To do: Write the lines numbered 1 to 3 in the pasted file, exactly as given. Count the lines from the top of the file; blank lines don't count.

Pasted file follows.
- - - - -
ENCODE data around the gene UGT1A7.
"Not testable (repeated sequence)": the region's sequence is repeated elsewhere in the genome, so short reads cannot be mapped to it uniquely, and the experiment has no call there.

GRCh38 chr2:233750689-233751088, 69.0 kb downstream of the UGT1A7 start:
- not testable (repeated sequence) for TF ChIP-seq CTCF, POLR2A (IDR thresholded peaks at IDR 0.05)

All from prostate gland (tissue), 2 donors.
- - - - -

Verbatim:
ENCODE data around the gene UGT1A7.
"Not testable (repeated sequence)": the region's sequence is repeated elsewhere in the genome, so short reads cannot be mapped to it uniquely, and the experiment has no call there.

GRCh38 chr2:233750689-233751088, 69.0 kb downstream of the UGT1A7 start: